The following list of Bible verses dealing with humility indicate that humility toward God is always good, and that humility in general is generally good.
The first list refers to humble self-evaluation:
Act 20:19, Deut 8:2, 16, Dan 5:22, Col 3:12
The second list refers to humble behavior:
Ex 10:3, Lev 26:41, 1K 21:29, 2K 22:19, 2Chr 7:14, 12:6-7, 12:12, 32:26, 34:27, 36:12, Prov 6:3, Mic 6:8, Mat 23:12, Phil 2:8, 1Pet 5:5-6
The third list makes no clear distinction:
Prov 15:33, 22:4, Mat 18:4, Ja 4:10
Mixing values with epistemology causes epistemological retardation, as pride and humility illustrate. People who try to think within the confines of the Bible tend to think along these lines:
High self-evaluation is not necessarily bad, therefore pride must mean unjustified high self-evaluation.
Low self-evaluation is not necessarily good, therefore humility must mean accurate self-evaluation.
Though self-exaltation is bad, self-deprecation is usually bad also. But the absence or cessation of self-exaltation is good. So humility must mean the absence or cessation of self-exaltation.
If pride and humility are opposites, but the opposite of pride is not necessarily good, then the opposite of pride must be the absence or cessation of pride, rather than the negative of pride. Not only is the Bible-based thinker forced to misunderstand pride and humility, but in order to preserve that misunderstanding he must also misunderstand opposition – or else deny that pride and humility are opposites. The latter position, though not worth refuting here because of tedium, is refuted here.
When opposition is understood correctly, the opposite of high is low, not absence or cessation of high. The opposite of exaltation is deprecation, not absence or cessation of exaltation. See essay on opposition.
The error of equating integrity with humility can be illustrated by these questions:
When a person disagrees with what God appears to be saying, and admits his disagreement to God, is that an example of pride or integrity?
When a person disagrees with what God appears to be saying, and pretends not to disagree, because he thinks God wants him to do so, is that an example of integrity or humility?
Pride & humility in relation to correctness:
When pride is seen as a deviation from correct self-evaluation, then humility must also be seen as such, or an error is made. i.e. When pride is defined as thinking you are better than you are, then humility must be defined as thinking you are worse than you are, thus leaving a middle ground for thinking you are as you are. Those who have been taught to see pride as evil and humility as good tend to ignore this fact. They incorrectly equate humility with right thinking, and pride with wrong thinking, thus erroneously equating correctness with low self-evaluation, or else equating humility with correctness, and denying the existence of incorrect low self-evaluation altogether.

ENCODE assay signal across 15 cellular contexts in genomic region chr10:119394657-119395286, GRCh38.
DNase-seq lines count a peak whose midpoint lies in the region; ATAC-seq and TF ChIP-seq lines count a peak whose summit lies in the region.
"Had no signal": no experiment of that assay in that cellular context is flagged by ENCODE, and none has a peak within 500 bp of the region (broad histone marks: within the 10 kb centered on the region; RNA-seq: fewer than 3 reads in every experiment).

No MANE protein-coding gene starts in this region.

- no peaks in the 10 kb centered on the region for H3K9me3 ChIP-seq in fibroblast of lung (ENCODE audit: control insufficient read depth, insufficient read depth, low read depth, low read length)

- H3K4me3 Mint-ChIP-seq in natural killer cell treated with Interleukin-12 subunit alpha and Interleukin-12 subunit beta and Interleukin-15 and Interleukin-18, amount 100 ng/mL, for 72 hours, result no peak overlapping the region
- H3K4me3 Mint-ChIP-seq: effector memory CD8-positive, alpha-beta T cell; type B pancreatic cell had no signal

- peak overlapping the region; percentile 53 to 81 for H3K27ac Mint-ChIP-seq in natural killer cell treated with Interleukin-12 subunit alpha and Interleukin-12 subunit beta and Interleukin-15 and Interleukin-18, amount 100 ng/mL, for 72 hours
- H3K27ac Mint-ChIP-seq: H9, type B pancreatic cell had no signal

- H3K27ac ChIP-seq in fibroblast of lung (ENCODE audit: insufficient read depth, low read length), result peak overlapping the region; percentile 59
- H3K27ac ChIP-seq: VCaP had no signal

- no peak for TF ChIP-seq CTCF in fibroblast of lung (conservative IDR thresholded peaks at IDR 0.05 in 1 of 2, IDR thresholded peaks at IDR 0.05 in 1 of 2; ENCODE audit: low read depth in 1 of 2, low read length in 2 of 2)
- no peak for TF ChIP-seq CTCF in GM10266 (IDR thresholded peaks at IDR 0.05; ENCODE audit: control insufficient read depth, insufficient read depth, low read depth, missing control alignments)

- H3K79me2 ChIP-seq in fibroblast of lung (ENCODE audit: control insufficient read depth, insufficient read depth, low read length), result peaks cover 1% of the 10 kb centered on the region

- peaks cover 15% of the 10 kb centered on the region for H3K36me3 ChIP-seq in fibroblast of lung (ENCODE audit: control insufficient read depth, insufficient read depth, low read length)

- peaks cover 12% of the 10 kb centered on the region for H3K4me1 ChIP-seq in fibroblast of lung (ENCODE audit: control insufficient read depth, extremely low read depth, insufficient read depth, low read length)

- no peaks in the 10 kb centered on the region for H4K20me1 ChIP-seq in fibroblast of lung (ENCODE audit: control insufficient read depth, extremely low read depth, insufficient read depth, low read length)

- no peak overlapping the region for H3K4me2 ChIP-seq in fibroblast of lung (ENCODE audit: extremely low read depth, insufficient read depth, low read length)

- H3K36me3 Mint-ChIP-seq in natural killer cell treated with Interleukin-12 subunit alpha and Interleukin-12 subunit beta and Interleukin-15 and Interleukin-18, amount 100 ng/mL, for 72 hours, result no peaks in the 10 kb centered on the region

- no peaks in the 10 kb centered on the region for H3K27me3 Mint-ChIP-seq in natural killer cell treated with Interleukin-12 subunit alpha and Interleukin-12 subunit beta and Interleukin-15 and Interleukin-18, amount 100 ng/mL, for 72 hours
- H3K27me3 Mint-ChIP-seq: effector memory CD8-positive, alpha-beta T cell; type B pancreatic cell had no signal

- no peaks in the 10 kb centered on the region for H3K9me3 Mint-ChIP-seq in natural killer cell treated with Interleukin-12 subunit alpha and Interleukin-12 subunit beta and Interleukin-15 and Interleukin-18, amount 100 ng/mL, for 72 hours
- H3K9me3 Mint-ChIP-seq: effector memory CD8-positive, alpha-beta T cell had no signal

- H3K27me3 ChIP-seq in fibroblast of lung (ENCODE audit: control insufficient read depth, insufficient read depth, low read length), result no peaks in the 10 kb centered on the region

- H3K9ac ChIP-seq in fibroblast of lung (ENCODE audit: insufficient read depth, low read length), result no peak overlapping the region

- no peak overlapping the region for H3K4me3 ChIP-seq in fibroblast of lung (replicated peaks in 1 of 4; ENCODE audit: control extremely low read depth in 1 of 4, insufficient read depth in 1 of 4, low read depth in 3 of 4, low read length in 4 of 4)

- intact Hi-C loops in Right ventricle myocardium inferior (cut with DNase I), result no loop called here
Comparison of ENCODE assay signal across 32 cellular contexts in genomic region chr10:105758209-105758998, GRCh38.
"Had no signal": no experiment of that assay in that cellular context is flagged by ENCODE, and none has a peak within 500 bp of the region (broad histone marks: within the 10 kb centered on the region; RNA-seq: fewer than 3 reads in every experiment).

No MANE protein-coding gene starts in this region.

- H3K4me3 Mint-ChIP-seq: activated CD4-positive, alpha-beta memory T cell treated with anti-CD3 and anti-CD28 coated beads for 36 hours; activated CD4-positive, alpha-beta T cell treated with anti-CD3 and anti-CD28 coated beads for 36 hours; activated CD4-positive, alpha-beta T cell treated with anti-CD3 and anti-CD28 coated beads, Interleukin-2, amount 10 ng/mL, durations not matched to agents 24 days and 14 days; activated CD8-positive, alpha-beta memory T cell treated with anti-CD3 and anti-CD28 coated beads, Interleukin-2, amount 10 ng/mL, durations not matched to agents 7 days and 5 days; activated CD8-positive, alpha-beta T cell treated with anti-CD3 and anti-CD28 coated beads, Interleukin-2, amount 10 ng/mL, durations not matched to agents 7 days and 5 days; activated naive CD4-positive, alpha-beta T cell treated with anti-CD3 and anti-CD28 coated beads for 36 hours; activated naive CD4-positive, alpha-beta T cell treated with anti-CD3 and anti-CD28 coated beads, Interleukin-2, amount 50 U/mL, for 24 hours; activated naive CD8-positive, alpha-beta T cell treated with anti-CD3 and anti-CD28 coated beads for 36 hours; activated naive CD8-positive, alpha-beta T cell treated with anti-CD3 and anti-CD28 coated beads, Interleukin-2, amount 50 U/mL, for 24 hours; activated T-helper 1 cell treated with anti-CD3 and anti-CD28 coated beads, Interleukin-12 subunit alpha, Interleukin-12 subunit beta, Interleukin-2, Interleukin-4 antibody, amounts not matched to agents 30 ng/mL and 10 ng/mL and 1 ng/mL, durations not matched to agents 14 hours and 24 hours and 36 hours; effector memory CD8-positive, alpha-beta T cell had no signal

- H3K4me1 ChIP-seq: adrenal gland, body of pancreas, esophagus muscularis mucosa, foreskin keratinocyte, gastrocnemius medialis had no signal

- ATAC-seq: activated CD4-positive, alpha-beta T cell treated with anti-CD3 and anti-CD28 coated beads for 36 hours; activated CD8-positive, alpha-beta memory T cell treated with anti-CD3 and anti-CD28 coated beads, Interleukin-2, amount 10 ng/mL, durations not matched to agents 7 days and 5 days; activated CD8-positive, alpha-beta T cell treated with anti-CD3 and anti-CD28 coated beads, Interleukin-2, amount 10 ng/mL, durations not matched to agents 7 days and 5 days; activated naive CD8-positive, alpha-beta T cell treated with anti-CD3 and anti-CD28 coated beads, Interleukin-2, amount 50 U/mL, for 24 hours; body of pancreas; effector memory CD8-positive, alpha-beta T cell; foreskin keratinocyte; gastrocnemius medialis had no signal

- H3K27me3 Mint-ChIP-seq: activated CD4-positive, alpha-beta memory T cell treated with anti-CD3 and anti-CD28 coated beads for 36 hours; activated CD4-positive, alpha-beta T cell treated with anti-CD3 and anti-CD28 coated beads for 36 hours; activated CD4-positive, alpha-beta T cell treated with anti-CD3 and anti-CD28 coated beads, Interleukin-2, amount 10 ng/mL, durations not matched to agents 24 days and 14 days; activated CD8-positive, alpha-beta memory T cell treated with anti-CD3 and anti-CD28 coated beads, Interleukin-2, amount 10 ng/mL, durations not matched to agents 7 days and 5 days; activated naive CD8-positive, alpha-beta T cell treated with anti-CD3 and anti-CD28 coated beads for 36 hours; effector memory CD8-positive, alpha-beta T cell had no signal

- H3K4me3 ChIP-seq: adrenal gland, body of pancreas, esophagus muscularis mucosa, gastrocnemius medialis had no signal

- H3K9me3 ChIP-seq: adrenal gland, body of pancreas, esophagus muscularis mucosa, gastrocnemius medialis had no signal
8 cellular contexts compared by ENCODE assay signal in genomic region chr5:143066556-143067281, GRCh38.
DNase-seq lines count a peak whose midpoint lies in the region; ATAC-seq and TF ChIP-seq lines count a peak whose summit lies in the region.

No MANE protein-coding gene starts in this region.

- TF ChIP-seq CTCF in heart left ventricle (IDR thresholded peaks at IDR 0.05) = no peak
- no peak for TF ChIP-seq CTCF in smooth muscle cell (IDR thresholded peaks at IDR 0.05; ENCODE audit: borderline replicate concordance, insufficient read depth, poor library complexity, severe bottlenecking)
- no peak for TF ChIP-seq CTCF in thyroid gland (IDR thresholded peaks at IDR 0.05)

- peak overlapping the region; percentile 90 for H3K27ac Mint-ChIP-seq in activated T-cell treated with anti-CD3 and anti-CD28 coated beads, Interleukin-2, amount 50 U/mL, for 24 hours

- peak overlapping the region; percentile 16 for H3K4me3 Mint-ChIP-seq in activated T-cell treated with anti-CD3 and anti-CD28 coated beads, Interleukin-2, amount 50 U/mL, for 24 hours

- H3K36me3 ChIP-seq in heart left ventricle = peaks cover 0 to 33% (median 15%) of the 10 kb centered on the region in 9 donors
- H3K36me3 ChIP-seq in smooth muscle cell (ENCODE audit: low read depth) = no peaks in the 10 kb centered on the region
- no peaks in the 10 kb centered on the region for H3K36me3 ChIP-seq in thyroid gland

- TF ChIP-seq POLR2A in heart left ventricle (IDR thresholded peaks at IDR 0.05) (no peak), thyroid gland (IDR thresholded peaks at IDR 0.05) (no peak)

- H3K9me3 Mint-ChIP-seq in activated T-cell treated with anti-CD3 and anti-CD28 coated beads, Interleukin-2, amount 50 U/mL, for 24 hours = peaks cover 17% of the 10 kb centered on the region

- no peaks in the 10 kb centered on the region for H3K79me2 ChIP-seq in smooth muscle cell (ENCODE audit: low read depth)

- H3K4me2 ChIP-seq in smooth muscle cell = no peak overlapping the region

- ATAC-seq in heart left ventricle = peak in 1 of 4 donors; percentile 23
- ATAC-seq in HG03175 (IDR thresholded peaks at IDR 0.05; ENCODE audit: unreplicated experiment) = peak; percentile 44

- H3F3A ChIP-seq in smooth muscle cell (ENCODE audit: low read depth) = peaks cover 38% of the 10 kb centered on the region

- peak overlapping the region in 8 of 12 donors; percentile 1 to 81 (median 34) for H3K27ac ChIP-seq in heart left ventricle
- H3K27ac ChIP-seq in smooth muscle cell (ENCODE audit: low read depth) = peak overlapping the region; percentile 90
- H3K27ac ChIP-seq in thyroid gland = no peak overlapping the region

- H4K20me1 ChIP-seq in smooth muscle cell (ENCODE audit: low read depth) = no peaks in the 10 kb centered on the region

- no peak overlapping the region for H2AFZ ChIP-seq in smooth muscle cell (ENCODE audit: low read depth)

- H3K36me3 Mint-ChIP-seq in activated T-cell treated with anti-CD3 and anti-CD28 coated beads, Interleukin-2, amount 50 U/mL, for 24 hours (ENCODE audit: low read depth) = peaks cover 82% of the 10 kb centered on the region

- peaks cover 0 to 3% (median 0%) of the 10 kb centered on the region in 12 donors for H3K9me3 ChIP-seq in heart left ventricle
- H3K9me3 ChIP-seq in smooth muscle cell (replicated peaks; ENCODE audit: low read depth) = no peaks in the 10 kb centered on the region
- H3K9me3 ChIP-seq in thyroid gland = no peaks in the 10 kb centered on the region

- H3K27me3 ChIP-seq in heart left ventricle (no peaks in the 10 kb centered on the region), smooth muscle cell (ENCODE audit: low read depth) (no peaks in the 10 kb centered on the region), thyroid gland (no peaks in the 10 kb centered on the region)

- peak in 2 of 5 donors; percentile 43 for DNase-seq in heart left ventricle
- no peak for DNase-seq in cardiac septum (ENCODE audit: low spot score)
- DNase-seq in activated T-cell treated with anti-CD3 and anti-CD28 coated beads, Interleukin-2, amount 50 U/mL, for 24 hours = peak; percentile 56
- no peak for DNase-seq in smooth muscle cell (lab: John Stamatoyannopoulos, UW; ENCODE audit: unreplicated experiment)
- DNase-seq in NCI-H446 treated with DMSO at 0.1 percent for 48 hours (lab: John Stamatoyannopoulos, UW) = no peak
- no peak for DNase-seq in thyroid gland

In relation to integrity:
In relation to integrity, pride and humility are both deviations from truth. Pride, integrity, and humility can all be manifest in self-evaluation and/or behavior.
Manifest in self-evaluation:
Pride is thinking you are greater than you are.
Integrity is thinking you are what you are.
Humility is thinking you are less than you are.
Manifest in behavior:
Pride is pretending to be greater than you are.
Integrity is admitting that you are what you are.
Humility is pretending to be less than you are.
In relation to knowledge:
thinking you know what you don't know.
pretending to know what you don't know.
thinking that you know only what you know.
admitting that you know only what you know.
thinking you don't know what you do know.
pretending not to know what you do know.
|I can't cite examples of the above categories, because some people actually don't know that objective truth exists, and that logic is reliable for determining it. Though such people are not worth talking to, it would be an error to deny their existence. A discussion of epistemology would be tangent to this topic.|
Humility will influence you to admit that you don't know what you don't know, but integrity will do the same. Humility will also influence you to pretend not to know what you do know. Integrity won't do that.
In relation to opinion:
Pride is manifest when you pretend to know your opinion is correct.
Integrity is manifest when you admit that you think what you think, without pretending to know you are correct.
Humility is manifest when you pretend to think what you are told, when you in fact don't.
Humans have an approach-avoidance conflict with knowledge. We want its benefits, but prefer to avoid the responsibility that comes with those benefits. If we know something, we can be held accountable for knowing it. Hence the appeal of both agnosticism and Bible-generated confusion. Epistemic humility can free us from the responsibility caused by knowing something, but at the cost of retarding our epistemological maturation.
Epistemic pride includes the assertion of knowing what we don't know. If carefully done, this allows a person to avoid looking dumb, and to operate on levels that require knowledge he doesn't have. Until confronted by someone who knows you're wrong, and can prove it, you can bullshit anyone who doesn't know as much as you do. Hence the appeal of dogmatism - especially scripture-licensed dogmatism. This also retards epistemological maturation.
Pride may teach you how to become a successful bullshitter, and humility may teach you how to become a successful grace-leech, but neither teaches you how to become a responsible adult. Integrity does that.